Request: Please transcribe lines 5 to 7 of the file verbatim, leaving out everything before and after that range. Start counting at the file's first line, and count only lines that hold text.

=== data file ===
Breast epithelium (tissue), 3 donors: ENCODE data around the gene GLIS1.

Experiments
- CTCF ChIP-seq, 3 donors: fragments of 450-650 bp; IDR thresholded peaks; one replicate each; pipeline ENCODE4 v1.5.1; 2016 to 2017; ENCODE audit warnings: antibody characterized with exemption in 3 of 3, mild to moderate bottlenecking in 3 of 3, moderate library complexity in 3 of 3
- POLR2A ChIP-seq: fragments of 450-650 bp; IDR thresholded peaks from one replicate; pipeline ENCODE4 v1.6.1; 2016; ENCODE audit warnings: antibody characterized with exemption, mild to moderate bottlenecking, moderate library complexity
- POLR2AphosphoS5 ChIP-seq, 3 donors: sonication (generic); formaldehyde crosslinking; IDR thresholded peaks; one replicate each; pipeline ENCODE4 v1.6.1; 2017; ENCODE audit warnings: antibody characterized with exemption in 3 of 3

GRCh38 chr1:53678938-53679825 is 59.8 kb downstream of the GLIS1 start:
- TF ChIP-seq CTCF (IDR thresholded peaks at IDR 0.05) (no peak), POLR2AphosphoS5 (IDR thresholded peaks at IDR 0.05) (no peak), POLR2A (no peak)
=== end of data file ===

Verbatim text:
- POLR2AphosphoS5 ChIP-seq, 3 donors: sonication (generic); formaldehyde crosslinking; IDR thresholded peaks; one replicate each; pipeline ENCODE4 v1.6.1; 2017; ENCODE audit warnings: antibody characterized with exemption in 3 of 3

GRCh38 chr1:53678938-53679825 is 59.8 kb downstream of the GLIS1 start:
- TF ChIP-seq CTCF (IDR thresholded peaks at IDR 0.05) (no peak), POLR2AphosphoS5 (IDR thresholded peaks at IDR 0.05) (no peak), POLR2A (no peak)